Control theory suggests a number of solutions for compensating for dead time and overcompensation. Referring now to FIG. 2, there is shown a block representation of a feedback control system 100. The time between measuring the actual output 120 from process 150 and the output of combiner 130 being fed back to the controller 140 is shown by feedback delay (dead time) 160. Where process 150 is embodied as a chemical plant for example, controller 140 may be embodied as a PID (Proportional, Integral, Derivative) controller. A PID controller compares a measured value from a process with a reference setpoint value. The difference (or “error” signal) is then processed to calculate a new value for a manipulated process output that brings the process measured value back to its desired setpoint. A PID controller can adjust process outputs based on the history and rate of change of the error signal. A PID controller's correction is calculated from the error in three ways: canceling out the current error directly (Proportional), the amount of time the error has continued uncorrected (Integral), and anticipating the future error from the rate of change of the error over time (Derivative).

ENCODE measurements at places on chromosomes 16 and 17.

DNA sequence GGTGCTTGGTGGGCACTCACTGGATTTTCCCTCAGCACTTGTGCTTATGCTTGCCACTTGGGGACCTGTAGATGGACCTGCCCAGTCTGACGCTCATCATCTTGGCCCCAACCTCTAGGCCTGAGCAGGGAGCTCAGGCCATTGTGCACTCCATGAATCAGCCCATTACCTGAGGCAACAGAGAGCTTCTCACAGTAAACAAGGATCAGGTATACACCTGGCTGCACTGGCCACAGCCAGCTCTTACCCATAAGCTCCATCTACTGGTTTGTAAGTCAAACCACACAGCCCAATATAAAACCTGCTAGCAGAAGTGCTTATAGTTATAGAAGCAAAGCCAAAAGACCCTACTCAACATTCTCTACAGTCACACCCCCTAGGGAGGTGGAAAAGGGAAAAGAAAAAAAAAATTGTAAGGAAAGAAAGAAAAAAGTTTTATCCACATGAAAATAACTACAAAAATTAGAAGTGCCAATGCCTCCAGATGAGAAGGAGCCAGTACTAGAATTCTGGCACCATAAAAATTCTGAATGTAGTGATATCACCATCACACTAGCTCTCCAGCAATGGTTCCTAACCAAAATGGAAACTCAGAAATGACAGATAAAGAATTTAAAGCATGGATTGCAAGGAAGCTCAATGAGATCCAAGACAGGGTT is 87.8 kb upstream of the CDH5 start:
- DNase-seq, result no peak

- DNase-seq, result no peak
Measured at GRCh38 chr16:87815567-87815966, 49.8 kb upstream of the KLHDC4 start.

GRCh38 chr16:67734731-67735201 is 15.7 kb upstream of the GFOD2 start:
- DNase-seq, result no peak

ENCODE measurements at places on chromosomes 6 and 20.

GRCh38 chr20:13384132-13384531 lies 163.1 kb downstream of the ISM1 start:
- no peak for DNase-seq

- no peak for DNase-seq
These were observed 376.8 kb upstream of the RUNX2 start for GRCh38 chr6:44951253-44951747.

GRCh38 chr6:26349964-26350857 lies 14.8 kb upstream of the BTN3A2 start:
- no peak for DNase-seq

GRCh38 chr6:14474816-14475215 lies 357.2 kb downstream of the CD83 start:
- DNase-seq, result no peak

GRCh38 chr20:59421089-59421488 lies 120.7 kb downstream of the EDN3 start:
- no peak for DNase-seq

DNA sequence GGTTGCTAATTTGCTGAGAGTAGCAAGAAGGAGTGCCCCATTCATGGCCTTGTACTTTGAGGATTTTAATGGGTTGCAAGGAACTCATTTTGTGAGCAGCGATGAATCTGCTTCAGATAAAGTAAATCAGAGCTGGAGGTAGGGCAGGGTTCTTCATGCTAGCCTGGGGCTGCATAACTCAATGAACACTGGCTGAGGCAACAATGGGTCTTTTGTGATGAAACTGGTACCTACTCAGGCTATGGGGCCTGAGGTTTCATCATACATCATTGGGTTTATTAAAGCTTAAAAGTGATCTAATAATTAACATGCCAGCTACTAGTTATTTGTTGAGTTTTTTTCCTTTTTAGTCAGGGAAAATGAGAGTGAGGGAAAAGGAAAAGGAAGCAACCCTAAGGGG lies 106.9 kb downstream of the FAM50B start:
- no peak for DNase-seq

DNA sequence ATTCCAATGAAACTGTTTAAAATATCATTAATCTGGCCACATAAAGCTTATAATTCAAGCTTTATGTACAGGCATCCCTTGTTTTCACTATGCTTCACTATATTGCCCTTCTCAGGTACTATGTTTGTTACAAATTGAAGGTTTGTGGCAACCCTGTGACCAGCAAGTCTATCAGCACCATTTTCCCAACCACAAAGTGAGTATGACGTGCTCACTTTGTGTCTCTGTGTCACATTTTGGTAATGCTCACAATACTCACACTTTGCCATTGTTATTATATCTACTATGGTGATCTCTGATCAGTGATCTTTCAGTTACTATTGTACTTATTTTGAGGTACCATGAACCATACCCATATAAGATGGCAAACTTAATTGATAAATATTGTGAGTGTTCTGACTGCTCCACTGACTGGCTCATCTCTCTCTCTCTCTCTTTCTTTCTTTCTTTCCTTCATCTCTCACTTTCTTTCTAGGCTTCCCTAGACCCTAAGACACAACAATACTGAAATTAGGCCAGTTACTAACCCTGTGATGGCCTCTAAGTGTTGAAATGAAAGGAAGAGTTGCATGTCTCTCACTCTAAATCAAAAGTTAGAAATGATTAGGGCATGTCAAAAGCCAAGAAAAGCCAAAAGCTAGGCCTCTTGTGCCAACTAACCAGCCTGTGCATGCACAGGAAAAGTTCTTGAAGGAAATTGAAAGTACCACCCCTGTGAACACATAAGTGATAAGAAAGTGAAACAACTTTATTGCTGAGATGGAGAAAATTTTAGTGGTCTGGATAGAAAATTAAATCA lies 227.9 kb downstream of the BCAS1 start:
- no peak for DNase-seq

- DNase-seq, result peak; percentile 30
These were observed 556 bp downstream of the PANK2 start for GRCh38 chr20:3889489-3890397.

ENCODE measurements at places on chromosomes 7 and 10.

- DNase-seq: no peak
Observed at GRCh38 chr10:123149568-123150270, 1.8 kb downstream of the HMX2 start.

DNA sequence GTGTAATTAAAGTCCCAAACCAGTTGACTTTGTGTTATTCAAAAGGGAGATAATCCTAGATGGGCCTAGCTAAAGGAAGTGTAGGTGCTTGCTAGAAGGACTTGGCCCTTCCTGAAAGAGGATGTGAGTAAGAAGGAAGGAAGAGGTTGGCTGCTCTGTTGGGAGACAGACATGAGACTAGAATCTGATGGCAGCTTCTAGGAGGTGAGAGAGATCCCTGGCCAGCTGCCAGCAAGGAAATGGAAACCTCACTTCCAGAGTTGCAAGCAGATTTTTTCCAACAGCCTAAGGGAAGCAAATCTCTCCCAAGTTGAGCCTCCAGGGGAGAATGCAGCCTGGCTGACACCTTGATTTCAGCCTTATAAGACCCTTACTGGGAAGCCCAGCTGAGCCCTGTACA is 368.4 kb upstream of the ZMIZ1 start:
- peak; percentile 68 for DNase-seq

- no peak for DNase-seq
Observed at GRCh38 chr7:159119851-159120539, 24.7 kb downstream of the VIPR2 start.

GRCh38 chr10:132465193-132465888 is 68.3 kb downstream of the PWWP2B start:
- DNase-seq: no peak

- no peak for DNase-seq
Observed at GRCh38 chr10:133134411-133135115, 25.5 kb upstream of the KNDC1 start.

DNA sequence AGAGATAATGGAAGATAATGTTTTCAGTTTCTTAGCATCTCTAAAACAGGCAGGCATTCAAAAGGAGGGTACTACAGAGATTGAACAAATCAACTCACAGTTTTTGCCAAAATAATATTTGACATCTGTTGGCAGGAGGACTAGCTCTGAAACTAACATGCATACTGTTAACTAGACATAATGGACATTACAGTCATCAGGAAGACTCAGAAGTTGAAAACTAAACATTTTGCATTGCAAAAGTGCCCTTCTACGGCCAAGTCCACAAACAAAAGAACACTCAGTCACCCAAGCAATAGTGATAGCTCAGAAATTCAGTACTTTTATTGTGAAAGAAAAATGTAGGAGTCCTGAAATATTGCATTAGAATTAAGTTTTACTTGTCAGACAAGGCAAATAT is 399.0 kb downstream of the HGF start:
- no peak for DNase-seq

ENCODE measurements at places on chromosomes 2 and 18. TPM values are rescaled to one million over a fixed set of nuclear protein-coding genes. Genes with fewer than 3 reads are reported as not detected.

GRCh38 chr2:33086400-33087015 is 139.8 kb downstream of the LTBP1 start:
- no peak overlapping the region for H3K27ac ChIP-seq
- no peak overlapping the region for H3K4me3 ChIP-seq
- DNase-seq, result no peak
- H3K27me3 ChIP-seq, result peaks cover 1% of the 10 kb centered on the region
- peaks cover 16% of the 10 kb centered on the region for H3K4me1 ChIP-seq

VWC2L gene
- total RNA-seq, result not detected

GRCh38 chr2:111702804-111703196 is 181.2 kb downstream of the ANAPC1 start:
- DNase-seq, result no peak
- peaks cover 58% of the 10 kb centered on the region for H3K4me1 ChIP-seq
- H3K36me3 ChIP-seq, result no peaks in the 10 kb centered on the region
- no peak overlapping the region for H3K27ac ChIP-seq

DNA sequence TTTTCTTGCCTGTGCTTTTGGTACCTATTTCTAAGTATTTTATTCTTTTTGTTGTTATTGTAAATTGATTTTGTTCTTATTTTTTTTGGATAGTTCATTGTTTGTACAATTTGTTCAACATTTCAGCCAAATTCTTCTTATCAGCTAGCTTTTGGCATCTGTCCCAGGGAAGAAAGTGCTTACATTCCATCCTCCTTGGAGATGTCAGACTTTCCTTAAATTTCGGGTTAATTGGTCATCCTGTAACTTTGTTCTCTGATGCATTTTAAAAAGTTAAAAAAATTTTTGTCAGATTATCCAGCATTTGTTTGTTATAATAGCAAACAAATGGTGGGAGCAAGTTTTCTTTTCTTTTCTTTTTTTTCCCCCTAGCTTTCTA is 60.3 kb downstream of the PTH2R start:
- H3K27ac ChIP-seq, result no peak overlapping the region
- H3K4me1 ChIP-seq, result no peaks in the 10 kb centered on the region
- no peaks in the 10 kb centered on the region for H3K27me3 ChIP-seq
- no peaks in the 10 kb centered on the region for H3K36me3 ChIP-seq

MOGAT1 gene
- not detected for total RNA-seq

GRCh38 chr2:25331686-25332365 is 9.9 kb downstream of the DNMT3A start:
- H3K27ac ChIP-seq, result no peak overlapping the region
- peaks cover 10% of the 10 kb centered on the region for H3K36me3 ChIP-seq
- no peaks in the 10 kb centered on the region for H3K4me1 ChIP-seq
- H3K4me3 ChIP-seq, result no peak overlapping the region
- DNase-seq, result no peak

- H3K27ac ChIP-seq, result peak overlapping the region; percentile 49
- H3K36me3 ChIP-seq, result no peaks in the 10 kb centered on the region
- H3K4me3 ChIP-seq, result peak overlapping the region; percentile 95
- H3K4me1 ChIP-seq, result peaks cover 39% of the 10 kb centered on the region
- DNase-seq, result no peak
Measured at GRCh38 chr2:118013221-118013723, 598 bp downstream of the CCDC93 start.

Referring now to FIG. 3, there is shown a block representation of a feedback control system 200 for digital multimedia content distribution. System 200 includes a PID controller 240. By design, a PID controller continues ramping up the controller's output as long as there is an error between the desired output 220 from channel 250 and the actual feedback signal 230. However, in the presence of dead time, the integrator (Ki/s) may overcompensate. Based on the estimated dead time caused by the time delay in the feedback channel 260 in a video delivery system introduced by combiner 235, the PID controller 240 parameters may be tuned to essentially detune a PID controller to handle a dead time of D seconds. For non-limiting purposes of further explanation, a PID control loop can be tuned by adjusting the control parameters (Proportional, Integral, Derivative values) to obtain a desired control response. There are several methods for tuning a PID loop. One tuning method is to first set the integral (I) and derivative (D) values to zero and increase the proportional (P) value until the output of the loop oscillates. The I value may then be increased until the oscillation stops. And, finally the D value may be increased until the loop response is sufficiently fast.